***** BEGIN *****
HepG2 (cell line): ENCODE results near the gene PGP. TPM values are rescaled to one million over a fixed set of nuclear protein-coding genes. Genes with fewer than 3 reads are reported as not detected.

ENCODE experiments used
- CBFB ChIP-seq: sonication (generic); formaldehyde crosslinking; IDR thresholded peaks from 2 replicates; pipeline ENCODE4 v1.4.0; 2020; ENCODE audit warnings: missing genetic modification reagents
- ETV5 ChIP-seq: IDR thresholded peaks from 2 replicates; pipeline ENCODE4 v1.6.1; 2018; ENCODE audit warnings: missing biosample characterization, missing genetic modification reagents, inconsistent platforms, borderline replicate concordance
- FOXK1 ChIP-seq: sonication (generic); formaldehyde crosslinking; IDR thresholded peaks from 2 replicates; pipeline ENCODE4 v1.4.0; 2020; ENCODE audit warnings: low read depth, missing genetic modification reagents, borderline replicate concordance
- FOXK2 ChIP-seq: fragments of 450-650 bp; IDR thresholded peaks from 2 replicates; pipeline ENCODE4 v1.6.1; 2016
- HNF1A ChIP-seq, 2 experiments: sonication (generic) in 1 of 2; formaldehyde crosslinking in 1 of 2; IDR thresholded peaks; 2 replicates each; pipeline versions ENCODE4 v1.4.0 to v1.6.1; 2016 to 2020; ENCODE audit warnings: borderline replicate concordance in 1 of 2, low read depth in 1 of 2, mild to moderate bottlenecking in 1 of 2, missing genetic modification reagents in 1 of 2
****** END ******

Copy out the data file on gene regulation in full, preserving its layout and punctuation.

HepG2 (cell line): ENCODE results near the gene PGP. TPM values are rescaled to one million over a fixed set of nuclear protein-coding genes. Genes with fewer than 3 reads are reported as not detected.

ENCODE experiments used
- CBFB ChIP-seq: sonication (generic); formaldehyde crosslinking; IDR thresholded peaks from 2 replicates; pipeline ENCODE4 v1.4.0; 2020; ENCODE audit warnings: missing genetic modification reagents
- ETV5 ChIP-seq: IDR thresholded peaks from 2 replicates; pipeline ENCODE4 v1.6.1; 2018; ENCODE audit warnings: missing biosample characterization, missing genetic modification reagents, inconsistent platforms, borderline replicate concordance
- FOXK1 ChIP-seq: sonication (generic); formaldehyde crosslinking; IDR thresholded peaks from 2 replicates; pipeline ENCODE4 v1.4.0; 2020; ENCODE audit warnings: low read depth, missing genetic modification reagents, borderline replicate concordance
- FOXK2 ChIP-seq: fragments of 450-650 bp; IDR thresholded peaks from 2 replicates; pipeline ENCODE4 v1.6.1; 2016
- HNF1A ChIP-seq, 2 experiments: sonication (generic) in 1 of 2; formaldehyde crosslinking in 1 of 2; IDR thresholded peaks; 2 replicates each; pipeline versions ENCODE4 v1.4.0 to v1.6.1; 2016 to 2020; ENCODE audit warnings: borderline replicate concordance in 1 of 2, low read depth in 1 of 2, mild to moderate bottlenecking in 1 of 2, missing genetic modification reagents in 1 of 2